Graham has been a bookseller for over 20 years.
Reviews & Recommendations
Collects John Berger's essays on photography written between 1967 and 2007, with an insightful introductory essay by editor Geoff Dyer. Understanding a Photograph deserves to be read alongside those works on the medium by Walter Benjamin, Roland Barthes, and Susan Sontag.
If you haven't picked up Walden since you were in high school or in college, I urge you to do so. Walden is not merely a journal recording the two years, two months, and two days Thoreau lived beside Walden Pond, as is commonly taught. It is also a carefully considered response to Ralph Waldo Emerson's essay "The American Scholar." Thoreau demonstrates, in a manner Emerson never quite could, the ways in which the influence of both nature and books can be transformed into action.
Although it's set on a "long still hot weary dead September afternoon" in Jefferson, Mississippi in 1909 (and, later, on a frozen night in Cambridge, Massachusetts in 1910), Faulkner's novel provides an insightful history of nineteenth-century America. If one seeks to understand American culture today, a good place to begin is with Faulkner's novel.
The most compelling aspect of Operative Design is that it successfully works on two levels at once: the visual and the verbal. If you're interested in the language of design, then take a look. This is the coolest book in the store. I mean it.
Di Mari's first book, Operative Design, introduced the use of spatial verbs as a way to think about the formation and manipulation of basic shapes. His new book, Conditional Design, extends the practice to fundamental architectural shapes. Di Mari describes his approach as "elemental architecture." As with his first book, Conditional Design will appeal to anyone interested in language and in design.
"Sometimes the young — discouraged, overwhelmed — ask me incredulously: 'You mean you still have hope?' And I hear myself saying, yes, I still have hope: beleaguered, starved, battered, based hope. Through horrors, blood, betrayals, apathy, callousness, retreats, defeats — in every decade of my now 82-year-old life that hope has been tested, affirmed. And more than hope: an exhaustless store of certainty, vision, belief — which came to me first in the time of my youthhood, the Depression '30s." from "A Vision of Fear and Hope" (1994)
The nonfiction prose works collected in Lorde's Sister Outsider are works of genius, of uncompromising insight and analysis, from which we will always have much to learn.
An aspect of hooks' thought I find welcoming is her unswerving belief that an end to "sexism, sexist exploitation, and oppression" — the goal of feminism as hooks defines it in Feminist Theory: From Margin to Center (1984) — only will come about through the combined efforts of both women and men. In the wake of Tarana Burke's "Me Too" movement — and its latest iteration as social media's #MeToo — Feminism Is for Everybody deserves to be read by anyone seeking to understand our current moment.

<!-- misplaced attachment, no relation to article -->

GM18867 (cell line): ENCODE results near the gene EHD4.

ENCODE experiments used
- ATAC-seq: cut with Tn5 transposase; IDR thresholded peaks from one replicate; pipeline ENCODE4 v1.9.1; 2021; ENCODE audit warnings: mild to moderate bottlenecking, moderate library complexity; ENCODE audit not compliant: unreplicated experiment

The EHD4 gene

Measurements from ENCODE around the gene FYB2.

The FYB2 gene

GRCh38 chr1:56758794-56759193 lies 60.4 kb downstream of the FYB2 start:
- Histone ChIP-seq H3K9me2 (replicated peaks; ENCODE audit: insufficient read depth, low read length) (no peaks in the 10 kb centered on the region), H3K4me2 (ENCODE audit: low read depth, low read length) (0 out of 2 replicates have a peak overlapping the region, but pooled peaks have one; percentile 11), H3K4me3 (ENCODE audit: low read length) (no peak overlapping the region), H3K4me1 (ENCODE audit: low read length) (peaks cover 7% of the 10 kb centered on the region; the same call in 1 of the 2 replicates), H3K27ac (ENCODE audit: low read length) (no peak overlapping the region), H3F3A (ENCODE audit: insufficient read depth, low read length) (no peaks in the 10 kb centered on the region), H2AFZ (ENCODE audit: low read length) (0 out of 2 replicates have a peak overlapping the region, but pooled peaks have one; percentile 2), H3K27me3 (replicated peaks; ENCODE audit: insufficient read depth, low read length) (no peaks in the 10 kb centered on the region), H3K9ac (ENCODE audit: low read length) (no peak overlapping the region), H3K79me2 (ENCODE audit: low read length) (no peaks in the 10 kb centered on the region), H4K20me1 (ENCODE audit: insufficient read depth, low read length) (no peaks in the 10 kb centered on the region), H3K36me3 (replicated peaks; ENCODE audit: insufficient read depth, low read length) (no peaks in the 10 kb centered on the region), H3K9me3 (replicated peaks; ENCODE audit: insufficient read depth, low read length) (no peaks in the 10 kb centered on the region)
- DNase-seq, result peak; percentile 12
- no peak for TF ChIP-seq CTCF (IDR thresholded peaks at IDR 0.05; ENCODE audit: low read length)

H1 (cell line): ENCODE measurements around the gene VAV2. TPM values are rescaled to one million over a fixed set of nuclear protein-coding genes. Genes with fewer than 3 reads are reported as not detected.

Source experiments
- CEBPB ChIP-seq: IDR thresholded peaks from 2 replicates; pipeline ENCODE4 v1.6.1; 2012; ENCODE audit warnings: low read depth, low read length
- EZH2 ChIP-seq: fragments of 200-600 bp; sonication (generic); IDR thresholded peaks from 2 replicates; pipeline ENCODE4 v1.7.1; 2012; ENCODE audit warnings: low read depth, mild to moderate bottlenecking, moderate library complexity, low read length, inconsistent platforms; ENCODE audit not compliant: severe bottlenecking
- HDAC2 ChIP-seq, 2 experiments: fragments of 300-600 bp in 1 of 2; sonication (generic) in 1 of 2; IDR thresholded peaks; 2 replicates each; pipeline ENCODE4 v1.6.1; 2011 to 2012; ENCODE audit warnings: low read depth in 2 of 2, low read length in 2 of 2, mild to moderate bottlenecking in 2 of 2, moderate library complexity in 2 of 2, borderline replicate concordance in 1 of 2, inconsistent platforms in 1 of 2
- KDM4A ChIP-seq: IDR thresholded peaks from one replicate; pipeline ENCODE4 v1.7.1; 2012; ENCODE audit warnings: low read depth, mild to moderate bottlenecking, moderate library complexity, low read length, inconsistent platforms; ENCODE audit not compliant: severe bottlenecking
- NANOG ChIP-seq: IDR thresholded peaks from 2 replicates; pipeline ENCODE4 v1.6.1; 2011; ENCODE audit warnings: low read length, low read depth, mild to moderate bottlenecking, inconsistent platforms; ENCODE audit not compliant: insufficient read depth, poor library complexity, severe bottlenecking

Reading Wendell Berry’s book on William Carlos Williams in the spring of 2020, following the death of George Floyd, I was struck by the many ways in which the practical, ethical, and aesthetic dimensions of a poet’s “local commitment” — Berry’s to his native, Kentucky farmland and Williams’s to his native, New Jersey industrial landscape — parallel those of a reader as she learns to interpret the works she reads. The tools poets use to place themselves imaginatively, and therefore effectively, in their lives are the tools readers use to do the same. If one is interested in the relation between art and politics, Berry’s book is the place to begin.
Eavan Boland reflects upon her growth as both a poet and as a woman writing poems, providing insightful perspective into the historical boundedness of each category. This book is a brilliant example of an artist working at the peak of her career, bringing the imaginative resources of her medium to bear on the materials of her own life.
Drawn from J.R.R. Tolkien’s unpublished manuscript and typescript materials, The Nature of Middle-earth, edited by Carl F. Hostetter, makes available to a general audience Tolkien’s reflections on the theological and metaphysical dimensions of his sub-created world, Arda. Readers of The Hobbit, The Lord of the Rings, and The Silmarillion, as well as of the 12-volume History of Middle-earth, will find in this new book much to engage their attention.
Written by the founder of the Duwamish River Cleanup Coalition, The River That Made Seattle is an insightful, carefully researched history of the river, its watershed, and of the people—both Native and immigrant—who live beside it. If you are interested in the history of Seattle, this book pairs well with another University of Washington Press title, David B. Williams’s Too High and Too Steep: Reshaping Seattle's Topography.